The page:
Yesterday, my fiancé and I were walking outside River Park Square on our way to lunch after a wedding errand. As we were about to cross Post Street, two strangers asked us for directions to Chase Bank, or “anywhere they could exchange international currency.” We pointed them east, and were about to cross that way ourselves when we were stopped again.
“Excuse me, are you giving directions to out-of-towners?” a middle-aged gentleman asked.
“Sure! Where would you like to go?” I responded.
He explained that he was in town from Salt Lake City and looking for a local place for lunch in the area. “Local,” he emphasized. “I can go to Red Robin anywhere.”
Staying on theme, I pointed east once again, recommending neighboring restaurants Durkin’s Liquor Bar or Madeleine's Cafe. My fiancé directed him across the river to Kendall Yards for Central Food or Veraci Pizza, or a number of the restaurants now open in that area.
He thanked us for our time and help, then we continued on our way. And we continued to think of great local restaurants in the downtown area, and beyond, where we could have sent him.
What local restaurant do you recommend to visitors?
When it comes to meeting new people, some things never change. In other words, it can be hard.
And that makes no difference if you're young or old — although those who are young probably agonize about it more than their elders. Whatever, a group in Coeur d'Alene is trying to make such meetings easier, especially for younger movie fans.
"Cheesy Superhero Movie Night," which is hosted by the Millennial Meetups — described as a "program for patrons in their 20s and 30s" — will hold a screening of "Guardians of the Galaxy" at 6:30 tonight in the Community Room of the Coeur d'Alene Public Library.
The screening is free and popcorn will provided. And if you're older (or younger) than the sponsoring millennials, don't worry. As one library employee told me, "They won't turn you away."
For more information, call (208) 769-2315.
Although it premiered on HBO in May, Brett Morgen’s documentary “Kurt Cobain: Montage of Heck” is now getting a theatrical run. You can see the film about the late Nirvana frontman at the Magic Lantern starting Friday, and this release reportedly features a previously unheard Cobain demo on its soundtrack. Below is an excerpt from my review of the film, which originally aired on Spokane Public Radio:
Few artists who emerged in the last half of the 20th century have been mythologized, scrutinized and lionized quite like Kurt Cobain. We remember him as a tortured genius, as the godfather of the grunge movement, as a vocal resister of corporate rock, and we tend to forget that he was also just a guy.
Brett Morgen’s “Montage of Heck” isn’t the first documentary to put Cobain’s life and death under a microscope, though it is the first do so with the participation of his family (Cobain’s daughter Frances Bean served as an executive producer, and his wife Courtney Love is interviewed). To say the film humanizes Cobain might suggest that it’s blindly reverential, but it is not: We come to understand him as a man scarred by rejection, terrified of humiliation and undone by addiction, and whose 1994 suicide was probably unavoidable. It’s one of the most unflinching, harrowing portraits of a renowned cultural figure ever made.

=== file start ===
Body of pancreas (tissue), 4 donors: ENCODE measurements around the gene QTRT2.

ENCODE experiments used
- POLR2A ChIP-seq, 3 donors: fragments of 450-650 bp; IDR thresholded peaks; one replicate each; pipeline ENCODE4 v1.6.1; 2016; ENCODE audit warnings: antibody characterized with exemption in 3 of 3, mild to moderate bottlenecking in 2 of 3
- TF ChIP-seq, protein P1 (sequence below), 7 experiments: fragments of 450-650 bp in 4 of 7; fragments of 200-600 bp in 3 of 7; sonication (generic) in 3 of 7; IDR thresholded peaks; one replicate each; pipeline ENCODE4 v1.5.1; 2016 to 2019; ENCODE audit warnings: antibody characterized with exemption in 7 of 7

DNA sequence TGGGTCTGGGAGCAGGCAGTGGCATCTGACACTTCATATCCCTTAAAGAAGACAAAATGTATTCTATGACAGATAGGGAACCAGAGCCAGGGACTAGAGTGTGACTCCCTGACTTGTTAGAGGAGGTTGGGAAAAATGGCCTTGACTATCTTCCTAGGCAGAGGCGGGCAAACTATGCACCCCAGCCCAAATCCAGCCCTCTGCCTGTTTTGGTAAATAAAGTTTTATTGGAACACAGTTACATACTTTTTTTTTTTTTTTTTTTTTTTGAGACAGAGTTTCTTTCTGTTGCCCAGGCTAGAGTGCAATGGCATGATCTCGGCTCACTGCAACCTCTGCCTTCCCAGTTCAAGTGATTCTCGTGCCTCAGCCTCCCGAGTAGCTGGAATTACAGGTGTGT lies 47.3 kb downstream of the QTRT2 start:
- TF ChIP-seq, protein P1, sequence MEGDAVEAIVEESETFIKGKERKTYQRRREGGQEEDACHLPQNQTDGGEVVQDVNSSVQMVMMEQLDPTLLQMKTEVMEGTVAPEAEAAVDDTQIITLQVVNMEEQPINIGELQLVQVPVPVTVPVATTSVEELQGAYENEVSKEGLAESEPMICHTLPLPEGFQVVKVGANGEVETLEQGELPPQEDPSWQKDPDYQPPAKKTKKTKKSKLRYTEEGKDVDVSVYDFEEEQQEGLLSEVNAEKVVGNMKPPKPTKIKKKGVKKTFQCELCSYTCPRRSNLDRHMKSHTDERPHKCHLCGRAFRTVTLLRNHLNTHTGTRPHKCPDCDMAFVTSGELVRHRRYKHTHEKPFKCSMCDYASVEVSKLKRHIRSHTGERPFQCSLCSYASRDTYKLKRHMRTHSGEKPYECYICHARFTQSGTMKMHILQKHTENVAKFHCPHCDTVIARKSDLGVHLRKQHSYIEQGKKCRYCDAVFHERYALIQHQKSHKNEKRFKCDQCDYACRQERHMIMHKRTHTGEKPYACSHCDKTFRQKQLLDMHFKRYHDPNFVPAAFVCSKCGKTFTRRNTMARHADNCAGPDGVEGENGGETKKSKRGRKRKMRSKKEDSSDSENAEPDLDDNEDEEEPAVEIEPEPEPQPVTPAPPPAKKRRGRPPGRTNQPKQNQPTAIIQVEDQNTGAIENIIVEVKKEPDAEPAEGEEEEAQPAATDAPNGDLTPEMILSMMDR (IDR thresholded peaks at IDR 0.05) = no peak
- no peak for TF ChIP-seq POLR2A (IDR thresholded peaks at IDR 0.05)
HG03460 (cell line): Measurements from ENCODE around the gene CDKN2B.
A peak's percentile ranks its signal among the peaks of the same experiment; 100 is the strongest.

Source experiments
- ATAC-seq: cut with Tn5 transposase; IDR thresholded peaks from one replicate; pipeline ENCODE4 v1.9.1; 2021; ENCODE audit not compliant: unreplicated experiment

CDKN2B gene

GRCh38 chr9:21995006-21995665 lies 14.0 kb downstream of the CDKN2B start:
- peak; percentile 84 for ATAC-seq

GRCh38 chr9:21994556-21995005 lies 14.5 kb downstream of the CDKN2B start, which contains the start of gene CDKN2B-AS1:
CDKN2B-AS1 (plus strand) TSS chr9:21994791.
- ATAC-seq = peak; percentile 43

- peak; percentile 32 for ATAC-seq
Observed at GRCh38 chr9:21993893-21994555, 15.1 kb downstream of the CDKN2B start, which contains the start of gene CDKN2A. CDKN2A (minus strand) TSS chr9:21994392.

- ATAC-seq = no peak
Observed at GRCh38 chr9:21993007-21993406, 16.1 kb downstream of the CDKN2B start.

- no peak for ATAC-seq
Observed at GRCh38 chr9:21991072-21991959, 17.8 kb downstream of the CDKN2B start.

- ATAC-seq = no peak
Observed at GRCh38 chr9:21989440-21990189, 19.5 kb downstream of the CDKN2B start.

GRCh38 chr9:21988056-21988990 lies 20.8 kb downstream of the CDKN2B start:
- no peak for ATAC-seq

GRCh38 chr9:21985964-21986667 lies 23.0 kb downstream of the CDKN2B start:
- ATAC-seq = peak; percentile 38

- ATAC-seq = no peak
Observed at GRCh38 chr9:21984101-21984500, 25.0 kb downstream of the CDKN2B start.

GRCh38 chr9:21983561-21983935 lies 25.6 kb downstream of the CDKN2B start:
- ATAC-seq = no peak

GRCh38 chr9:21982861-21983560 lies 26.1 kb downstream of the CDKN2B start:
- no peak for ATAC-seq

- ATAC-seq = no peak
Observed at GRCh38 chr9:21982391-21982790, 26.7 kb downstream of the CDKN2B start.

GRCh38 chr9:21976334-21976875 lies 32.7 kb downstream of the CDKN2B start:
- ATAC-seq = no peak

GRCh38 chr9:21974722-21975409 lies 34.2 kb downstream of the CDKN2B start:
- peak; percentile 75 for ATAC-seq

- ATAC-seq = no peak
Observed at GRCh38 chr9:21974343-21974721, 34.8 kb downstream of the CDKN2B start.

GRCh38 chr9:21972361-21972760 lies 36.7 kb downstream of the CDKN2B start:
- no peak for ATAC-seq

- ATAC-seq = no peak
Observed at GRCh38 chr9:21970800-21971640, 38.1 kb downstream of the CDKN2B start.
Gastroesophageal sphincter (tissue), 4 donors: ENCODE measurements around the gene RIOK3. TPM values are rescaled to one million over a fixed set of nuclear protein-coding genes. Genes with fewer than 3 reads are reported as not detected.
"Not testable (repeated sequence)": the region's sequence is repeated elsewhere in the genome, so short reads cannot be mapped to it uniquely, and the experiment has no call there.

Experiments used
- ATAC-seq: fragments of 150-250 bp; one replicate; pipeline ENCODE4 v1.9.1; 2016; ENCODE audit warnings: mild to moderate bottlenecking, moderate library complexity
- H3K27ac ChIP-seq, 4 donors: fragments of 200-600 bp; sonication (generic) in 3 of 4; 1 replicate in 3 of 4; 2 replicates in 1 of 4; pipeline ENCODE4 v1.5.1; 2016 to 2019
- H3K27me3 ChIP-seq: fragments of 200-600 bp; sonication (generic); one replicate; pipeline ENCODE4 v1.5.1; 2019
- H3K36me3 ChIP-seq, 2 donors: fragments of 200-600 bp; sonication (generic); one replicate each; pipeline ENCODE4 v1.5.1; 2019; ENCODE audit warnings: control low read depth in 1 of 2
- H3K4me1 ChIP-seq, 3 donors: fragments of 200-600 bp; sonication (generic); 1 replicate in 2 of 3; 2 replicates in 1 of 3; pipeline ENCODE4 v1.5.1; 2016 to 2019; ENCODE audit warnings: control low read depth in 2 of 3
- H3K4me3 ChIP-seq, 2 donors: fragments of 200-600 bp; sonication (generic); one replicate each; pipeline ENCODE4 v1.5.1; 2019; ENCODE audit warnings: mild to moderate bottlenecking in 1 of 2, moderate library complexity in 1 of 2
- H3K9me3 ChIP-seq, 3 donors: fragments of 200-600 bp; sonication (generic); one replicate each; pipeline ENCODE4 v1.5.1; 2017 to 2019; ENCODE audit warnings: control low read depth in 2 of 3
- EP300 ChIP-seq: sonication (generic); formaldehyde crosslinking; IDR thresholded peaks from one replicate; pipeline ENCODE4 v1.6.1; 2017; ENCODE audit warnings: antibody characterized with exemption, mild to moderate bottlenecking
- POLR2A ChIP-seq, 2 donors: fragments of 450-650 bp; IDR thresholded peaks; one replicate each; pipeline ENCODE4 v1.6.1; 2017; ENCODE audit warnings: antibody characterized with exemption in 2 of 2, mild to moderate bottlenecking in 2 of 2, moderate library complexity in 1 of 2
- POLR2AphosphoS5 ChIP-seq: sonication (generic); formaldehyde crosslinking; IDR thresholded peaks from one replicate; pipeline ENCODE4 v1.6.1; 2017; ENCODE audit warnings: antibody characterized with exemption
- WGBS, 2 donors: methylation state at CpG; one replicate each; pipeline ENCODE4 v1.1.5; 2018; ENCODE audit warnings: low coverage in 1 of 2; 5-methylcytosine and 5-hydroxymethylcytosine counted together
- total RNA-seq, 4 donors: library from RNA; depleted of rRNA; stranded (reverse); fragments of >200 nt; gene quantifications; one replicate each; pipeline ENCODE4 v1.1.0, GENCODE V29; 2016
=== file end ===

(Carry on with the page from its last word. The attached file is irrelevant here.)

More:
This isn’t, however, a standard film biography that sits us down and patiently explains Cobain’s legacy. Sure, we get talking head interviews, concert footage and archival material, but Morgen’s approach is more experimental and cerebral. He’s not too concerned with the whats and whens of Cobain’s life, and a lot of basic expository details are completely glossed over. Anyone with only a passing familiarity of him and his music are likely to be left dazed and confused.
“Montage of Heck” gets its title from a “Revolution 9”-type audio collage Cobain made before he was famous, an eerie patchwork of seemingly random snippets from records and TV shows, and the movie adopts the same approach to both sound and image. This is almost a mixed media art piece, leaning heavily on Cobain’s drawings and journal entries and visualizing certain chapters of his life in animation, including a gripping sequence in which Cobain himself grimly details a failed suicide attempt when he was a teenager.
Many of Cobain’s fans have tried to rationalize his suicide, since it seemed unfathomable that someone so successful and effortlessly talented could have ever been unhappy. “Montage of Heck” does a masterful job of illustrating just how messy and unforgiving Cobain’s world was, and it becomes quite apparent that it wasn’t the fame that killed him but the scrutiny that came with it. Morgen (“The Kid Stays in the Picture”) hasn’t set out to inform in the conventional sense but to capture the turbulence of a life, and in doing so he’s made a film that is, like Cobain’s music, often visceral in its impact.
Below: The trailer for “Kurt Cobain: Montage of Heck.”